HTC’s Evo 3D features a 4.3-inch capacitive LCD touchscreen at 540 x 960 resolution with multi-touch input, accelerometer and gyro and the HTC Sense user interface (UI).
The Galaxy S II comes equipped with Samsung’s own Super Amoled Plus capacitive touchscreen measuring in at 4.3-inches with a resolution of 480 x 800. The Super Amoled plus screen features reinforced ‘Gorilla Glass’ to help prevent scratch damage as well as multi-touch input and the usual gyro and accelerometer sensors. The Galaxy S II runs the TouchWiz 4.0 UI and features a Swype text input.
Overall the Galaxy’s display setup is more feature packed but the higher resolution of the Evo means HTC’s offering is not without its tricks. The Super Amoled Plus screen of the Galaxy does however have its advantages, namely being brighter than standard LCD’s and with more vivid colours, plus it is more battery efficient.
Winner – Draw
The operating system isn’t really any area where these handsets really lock horns as they’re both on Android 2.3 Gingerbread, the latest smartphone build from Google, which is the most sensible choice these manufacturers could have made.
Whilst 3.0 Honeycomb for tablets shows up some areas in which Gingerbread could improve, on its own merits it is a very good system with many enhancements over its predecessors, not least of which are an improved and more responsive touch keyboard and better multitasking.
We’re hoping future iterations of Android for smartphones bring the browsing experience in line with Honeycomb on tablets but that’s pretty much its only pitfall. Both these phones have enough processing power to run Gingerbread with silky smooth performance.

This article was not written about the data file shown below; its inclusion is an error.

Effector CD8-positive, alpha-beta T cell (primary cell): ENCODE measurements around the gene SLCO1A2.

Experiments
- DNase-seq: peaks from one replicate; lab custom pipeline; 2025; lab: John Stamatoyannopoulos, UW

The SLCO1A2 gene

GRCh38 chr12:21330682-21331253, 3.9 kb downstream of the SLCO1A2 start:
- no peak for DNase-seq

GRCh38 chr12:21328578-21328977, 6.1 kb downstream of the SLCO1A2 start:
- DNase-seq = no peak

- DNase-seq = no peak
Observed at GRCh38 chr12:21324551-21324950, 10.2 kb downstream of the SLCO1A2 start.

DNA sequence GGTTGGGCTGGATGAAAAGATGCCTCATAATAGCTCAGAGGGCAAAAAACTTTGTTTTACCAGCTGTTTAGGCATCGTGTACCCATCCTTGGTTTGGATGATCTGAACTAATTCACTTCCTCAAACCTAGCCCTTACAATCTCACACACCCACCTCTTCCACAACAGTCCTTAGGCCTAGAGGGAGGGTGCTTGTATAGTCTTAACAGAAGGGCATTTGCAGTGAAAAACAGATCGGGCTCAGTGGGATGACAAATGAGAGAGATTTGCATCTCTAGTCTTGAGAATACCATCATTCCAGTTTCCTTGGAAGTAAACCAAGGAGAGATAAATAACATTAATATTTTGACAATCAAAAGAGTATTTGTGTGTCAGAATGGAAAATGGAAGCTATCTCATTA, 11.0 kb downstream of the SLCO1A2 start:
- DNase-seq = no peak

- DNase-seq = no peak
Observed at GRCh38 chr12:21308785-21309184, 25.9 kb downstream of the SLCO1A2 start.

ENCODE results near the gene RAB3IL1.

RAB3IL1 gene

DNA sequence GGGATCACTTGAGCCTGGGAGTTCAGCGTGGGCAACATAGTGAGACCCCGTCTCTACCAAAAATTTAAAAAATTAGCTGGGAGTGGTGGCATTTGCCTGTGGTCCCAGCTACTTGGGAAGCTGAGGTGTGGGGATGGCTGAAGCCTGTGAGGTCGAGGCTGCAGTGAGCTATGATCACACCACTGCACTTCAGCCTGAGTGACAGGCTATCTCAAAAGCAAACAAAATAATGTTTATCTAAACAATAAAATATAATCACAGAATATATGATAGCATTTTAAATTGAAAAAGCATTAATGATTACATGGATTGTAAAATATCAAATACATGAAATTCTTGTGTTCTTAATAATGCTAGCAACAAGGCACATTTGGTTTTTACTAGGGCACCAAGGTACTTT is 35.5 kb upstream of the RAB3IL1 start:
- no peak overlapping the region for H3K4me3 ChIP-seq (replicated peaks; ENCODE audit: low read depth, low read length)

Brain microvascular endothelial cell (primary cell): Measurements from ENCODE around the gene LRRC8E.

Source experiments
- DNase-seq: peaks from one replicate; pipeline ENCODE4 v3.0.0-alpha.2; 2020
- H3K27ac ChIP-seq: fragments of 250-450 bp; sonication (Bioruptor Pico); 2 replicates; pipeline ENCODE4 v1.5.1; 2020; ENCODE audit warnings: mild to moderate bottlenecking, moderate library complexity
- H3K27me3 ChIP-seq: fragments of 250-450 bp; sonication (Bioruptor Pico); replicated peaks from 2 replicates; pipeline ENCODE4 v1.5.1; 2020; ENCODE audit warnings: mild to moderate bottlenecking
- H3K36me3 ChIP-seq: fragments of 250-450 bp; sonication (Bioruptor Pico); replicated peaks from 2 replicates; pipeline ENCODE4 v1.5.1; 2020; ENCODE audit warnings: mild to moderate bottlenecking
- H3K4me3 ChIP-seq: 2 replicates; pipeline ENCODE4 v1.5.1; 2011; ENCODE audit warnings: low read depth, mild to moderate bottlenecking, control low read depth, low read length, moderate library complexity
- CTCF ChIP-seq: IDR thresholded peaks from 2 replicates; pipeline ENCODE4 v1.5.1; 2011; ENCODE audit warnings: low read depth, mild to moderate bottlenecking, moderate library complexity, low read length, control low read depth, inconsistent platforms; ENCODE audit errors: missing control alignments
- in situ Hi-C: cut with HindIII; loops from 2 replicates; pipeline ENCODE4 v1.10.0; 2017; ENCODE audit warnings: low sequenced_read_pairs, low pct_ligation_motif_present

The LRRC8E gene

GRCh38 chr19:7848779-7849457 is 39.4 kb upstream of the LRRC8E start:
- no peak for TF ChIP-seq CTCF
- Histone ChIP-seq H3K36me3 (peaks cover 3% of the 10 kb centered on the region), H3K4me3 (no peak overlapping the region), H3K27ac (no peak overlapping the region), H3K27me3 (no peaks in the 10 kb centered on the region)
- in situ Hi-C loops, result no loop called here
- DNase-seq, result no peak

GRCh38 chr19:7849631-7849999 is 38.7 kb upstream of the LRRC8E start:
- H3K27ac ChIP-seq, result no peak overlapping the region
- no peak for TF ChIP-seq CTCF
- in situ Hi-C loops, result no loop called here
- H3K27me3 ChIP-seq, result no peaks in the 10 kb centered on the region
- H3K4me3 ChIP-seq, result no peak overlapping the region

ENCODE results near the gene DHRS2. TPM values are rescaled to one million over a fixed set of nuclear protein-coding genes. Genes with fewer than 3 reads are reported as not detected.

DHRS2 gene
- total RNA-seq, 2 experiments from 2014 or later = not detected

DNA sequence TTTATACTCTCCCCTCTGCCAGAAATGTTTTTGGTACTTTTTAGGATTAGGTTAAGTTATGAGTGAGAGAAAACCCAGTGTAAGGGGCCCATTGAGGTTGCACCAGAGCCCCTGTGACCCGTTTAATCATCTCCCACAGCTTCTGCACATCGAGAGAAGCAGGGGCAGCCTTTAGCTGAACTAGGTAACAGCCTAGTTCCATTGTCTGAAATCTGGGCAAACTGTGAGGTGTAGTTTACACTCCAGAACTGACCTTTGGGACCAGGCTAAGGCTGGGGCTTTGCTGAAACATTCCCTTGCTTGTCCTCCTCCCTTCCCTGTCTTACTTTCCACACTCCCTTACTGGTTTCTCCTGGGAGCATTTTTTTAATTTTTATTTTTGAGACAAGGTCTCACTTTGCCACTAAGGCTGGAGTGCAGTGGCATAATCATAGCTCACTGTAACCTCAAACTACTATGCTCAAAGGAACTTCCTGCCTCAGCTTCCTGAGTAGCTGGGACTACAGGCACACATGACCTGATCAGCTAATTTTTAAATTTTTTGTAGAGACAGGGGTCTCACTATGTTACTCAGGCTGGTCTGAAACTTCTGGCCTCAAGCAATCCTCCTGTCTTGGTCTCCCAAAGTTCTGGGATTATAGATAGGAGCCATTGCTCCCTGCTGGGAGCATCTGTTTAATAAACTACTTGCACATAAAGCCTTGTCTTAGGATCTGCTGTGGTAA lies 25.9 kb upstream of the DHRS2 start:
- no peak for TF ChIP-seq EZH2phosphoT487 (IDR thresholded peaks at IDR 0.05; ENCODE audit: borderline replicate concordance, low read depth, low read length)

Winner – Draw
Much as with the operating system category these phones are more or less equally matched when it comes to apps. They’re both powerful enough to run anything currently on the Android Market with no signs of a struggle and should continue to perform this way for the foreseeable future.
It should be noted that although 3D specific games and apps haven’t really taken off yet with only the Evo and LG’s Optimus 3D on the market, but in time it’s something we expect to see generating a lot of interest and the Evo will have the advantage of being ready to run them. However, the low on board storage capacity could be a stumbling block as you’re not going to be able to have many big, snazzy 3D titles on the handset at the same time unless you get a microSD card – and that costs money.
The Galaxy S II might not be 3D capable but it’s got a big enough capacity to hold as many apps and games as you could possibly want.
Winner – Draw
These handsets are both at the top of their game, in terms of comparison though their games are very different. They’re both very powerful but the Evo is a 3D-oriented phone and much of the design has of course been influenced by this. It has meant the camera, aside from its 3D applications, is not as powerful as it could have been, and for whatever reason storage space has not been given priority on the Evo.
The Galaxy is best at simply being a straight smartphone with a fantastic camera, loads of storage space and plenty of processing power to back it all up. If we were choosing what to spend our own cold hard cash on it would be the Galaxy S II, but then we’re personally not really bothered about 3D.
If, however, you’re a dedicated fan of all things three-dimensional the HTC Evo is a first-class choice.